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Criminal Justice Students Get Real-Life Knowledge

February 26, 2013 by admin

By Joe Malanaphy

     Criminal Justice Professor Barbara Gonos invited NJ State Police Detective Edward Rufolo to address her Feb. 13 Criminal Law class.
     Outside of his professional duties, Detective Rufolo has developed a guide to assist officers in preparing criminal complaints.Students from Gonos’ class  most interested in law enforcement careers - learned the importance of writing accurate reports. 
     Rufolo also shared the value of a varied academic back  ground additional to their criminal justice courses that will enhance students’ future career opportunities.
     Barbara Gonos, a criminal justice professor at BCC, recently invited New Jersey State Police Detective Edward Rufulo to speak to her students on Feb. 13. Gonos talked about the value of having guests like Detective Rufolo speak to her classes.
     “As you may know, the Criminal Justice Program at BCC is a "career program."  Most CRJU majors would like to pursue careers in law enforcement, and a good number of our students will become NJ police officers, or in some cases, NJ State Troopers,” said Gonos.     “In fact, some of our students are presently police officers, and many are, or will be, Class I or II SLEOs (Special Law Enforcement Officers,) State Troopers, police officers, and SLEOs, often are involved in the preparation of a "criminal complaint," a document that is filed with the court initiating a criminal case, which details both the criminal charges, and the facts forming the basis for those charges,” Gonos said.
     “As a former municipal prosecutor, myself, I can attest to the fact that, for various reasons, such as lack of good writing skills, or lack of detailed education and training, such complaints are often faulty,” she said.  
     “Detective Edward Rufolo, outside of his official duties, has developed software, already being used by some law enforcement agencies, and likely to be adopted by many more, that easily allows the officer to prepare an almost flawless criminal complaint.  I thought it important, therefore, to expose my students to this "cutting edge software," as one more experience they could add to their resumes/portfolios,” said Gonos.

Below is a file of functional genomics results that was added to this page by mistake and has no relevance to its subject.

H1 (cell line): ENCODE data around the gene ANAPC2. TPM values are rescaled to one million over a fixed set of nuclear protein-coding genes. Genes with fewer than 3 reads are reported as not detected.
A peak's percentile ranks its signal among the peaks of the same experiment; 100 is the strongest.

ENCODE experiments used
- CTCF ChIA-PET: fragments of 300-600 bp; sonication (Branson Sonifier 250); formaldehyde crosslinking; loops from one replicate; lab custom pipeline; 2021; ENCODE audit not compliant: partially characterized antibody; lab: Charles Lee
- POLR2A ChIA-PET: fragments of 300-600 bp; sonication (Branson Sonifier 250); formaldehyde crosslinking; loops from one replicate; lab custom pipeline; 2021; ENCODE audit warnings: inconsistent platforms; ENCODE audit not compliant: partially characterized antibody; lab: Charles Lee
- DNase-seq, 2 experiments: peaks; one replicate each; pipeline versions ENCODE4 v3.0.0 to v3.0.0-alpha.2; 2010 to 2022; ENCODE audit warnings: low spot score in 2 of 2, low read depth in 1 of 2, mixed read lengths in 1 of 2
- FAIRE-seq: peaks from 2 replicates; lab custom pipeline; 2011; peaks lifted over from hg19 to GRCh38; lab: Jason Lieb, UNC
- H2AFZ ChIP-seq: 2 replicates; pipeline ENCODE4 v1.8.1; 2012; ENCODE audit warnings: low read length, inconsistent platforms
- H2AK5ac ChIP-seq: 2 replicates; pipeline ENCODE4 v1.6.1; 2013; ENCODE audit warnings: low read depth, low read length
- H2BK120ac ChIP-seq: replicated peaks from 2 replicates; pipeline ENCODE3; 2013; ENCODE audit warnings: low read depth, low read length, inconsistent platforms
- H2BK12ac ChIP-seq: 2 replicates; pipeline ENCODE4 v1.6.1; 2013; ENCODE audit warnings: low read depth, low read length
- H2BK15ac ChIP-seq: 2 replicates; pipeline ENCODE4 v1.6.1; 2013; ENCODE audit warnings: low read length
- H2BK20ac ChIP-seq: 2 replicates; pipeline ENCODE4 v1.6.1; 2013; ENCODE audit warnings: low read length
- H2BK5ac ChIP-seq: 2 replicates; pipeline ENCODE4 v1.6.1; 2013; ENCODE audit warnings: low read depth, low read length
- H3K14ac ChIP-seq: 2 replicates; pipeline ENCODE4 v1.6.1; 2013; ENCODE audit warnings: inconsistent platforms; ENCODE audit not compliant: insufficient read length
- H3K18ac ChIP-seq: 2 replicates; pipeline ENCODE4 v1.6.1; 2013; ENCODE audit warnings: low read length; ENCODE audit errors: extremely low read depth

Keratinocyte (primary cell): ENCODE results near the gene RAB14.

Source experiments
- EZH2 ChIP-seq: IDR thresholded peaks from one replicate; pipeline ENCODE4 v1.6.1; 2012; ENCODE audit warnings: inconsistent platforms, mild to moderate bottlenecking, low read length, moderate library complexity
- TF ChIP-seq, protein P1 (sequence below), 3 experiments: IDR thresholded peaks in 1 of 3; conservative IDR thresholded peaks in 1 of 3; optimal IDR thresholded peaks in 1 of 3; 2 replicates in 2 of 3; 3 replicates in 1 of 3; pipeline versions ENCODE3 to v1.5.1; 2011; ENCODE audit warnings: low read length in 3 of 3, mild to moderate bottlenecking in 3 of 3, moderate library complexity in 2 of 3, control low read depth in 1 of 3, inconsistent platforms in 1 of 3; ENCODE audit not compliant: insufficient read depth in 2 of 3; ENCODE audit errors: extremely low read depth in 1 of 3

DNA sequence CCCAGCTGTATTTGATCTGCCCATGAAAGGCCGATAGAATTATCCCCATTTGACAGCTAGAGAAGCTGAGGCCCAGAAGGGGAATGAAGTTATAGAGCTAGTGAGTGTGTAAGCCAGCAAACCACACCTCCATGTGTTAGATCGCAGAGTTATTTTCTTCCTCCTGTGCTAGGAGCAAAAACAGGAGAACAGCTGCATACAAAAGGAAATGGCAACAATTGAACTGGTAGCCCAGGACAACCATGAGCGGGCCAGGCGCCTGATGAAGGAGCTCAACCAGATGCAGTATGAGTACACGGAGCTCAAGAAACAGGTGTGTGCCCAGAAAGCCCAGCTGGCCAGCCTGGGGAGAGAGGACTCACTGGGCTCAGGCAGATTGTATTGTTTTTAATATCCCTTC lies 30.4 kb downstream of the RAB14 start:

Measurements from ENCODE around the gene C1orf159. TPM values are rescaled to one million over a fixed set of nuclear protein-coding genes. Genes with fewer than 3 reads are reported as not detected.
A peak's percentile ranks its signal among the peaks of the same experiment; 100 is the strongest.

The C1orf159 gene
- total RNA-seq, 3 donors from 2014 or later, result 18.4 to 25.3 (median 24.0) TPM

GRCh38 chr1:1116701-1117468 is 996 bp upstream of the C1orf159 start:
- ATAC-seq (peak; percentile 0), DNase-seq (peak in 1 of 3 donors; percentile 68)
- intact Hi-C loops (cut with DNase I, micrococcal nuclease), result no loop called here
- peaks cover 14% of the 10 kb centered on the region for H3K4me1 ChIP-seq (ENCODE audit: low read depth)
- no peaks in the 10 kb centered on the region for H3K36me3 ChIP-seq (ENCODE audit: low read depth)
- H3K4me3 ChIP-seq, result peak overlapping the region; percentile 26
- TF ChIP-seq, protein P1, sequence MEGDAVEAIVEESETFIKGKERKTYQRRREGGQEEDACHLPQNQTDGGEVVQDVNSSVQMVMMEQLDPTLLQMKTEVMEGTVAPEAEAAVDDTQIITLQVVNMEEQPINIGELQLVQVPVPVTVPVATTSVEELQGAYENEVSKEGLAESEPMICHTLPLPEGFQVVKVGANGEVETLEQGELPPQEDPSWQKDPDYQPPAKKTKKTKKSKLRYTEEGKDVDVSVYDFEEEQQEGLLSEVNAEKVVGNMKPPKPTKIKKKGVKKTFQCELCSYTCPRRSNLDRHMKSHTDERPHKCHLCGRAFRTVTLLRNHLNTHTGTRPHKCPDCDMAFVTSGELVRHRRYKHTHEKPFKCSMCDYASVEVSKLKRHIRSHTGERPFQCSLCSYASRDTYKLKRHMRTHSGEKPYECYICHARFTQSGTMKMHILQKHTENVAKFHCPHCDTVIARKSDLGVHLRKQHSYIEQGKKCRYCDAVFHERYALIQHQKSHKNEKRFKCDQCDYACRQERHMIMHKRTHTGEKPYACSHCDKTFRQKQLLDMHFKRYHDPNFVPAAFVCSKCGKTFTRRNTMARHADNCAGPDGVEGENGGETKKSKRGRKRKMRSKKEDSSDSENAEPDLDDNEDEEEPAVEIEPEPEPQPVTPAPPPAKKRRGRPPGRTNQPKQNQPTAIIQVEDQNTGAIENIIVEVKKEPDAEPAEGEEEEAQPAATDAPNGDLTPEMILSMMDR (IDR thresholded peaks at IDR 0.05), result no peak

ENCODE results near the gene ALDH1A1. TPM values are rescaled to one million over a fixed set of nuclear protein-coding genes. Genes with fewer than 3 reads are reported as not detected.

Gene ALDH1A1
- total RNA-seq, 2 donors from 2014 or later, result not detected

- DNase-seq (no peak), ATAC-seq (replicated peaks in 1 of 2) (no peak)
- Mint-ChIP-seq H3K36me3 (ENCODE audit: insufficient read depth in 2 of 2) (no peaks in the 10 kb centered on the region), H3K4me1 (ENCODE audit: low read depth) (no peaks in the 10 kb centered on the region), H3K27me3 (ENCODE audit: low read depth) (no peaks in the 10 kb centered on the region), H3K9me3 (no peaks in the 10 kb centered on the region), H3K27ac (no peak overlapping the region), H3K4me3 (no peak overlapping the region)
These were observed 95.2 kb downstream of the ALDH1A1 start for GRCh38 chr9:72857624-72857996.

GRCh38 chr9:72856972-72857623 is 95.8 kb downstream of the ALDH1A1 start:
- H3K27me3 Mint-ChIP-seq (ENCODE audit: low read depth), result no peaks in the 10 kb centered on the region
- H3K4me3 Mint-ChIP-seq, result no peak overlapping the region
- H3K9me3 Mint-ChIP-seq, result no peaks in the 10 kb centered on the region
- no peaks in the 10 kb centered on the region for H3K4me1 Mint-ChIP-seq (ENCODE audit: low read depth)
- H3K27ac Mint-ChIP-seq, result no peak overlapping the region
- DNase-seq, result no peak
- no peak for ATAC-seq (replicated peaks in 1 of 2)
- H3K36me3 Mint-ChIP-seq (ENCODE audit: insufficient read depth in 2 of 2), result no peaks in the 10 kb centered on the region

“Further, at least one student in the class, presently working for a law enforcement agency, is going to bring the software to the attention of that agency, which would be most impressive to the agency, and speaks well for that student in career advancement. In bringing this program to my students, I am no different than any of our professors in the criminal justice department, most of whom have served long careers in law enforcement, and all of whom prepare students for the real world of law enforcement.”
     Asked whether having these programs and special guests gives her students added motivation Gonos said “Absolutely! First and foremost, it reinforces that what they learn in the classroom is not for the purpose of passing a test; it's for the purpose of expanding their qualifications/resumes/portfolios toward achieving their career goals, which are born out of a passion for law enforcement,” Gonos said.
     “Further, it never ceases to amuse me that I can tell a class something as a professor,that is very important to their career, but it's not until someone from the ‘real world' comes in and says the same thing, that students begin to believe me.  I don't have a problem with that, and I see it as an opportunity for me, too, to make sure what I teach is accurate and relevant to their future careers,” Gonos said.
“I believe that students took away from the program just a little more confidence in themselves, that they now have this specialized knowledge that is just beginning to become known more widely in the law enforcement profession.  Pride and confidence in oneself, is an important aspect of career success. Yet we know that it may be a special challenge to this generation of students,” Gonos said.
     Gonos added, “I'd also like to mention, especially because this is Black History Month, that, although not Black, and not a law enforcement officer, I am a dedicated member of 
NOBLE, the National Organization of Black Law Enforcement Executives, Central JerseyChapter, which was formed last spring, and that we are planning, in addition to other BCC-related activities, a "Law Enforcement Job Fair" (open to all) at Brookdale in May.”
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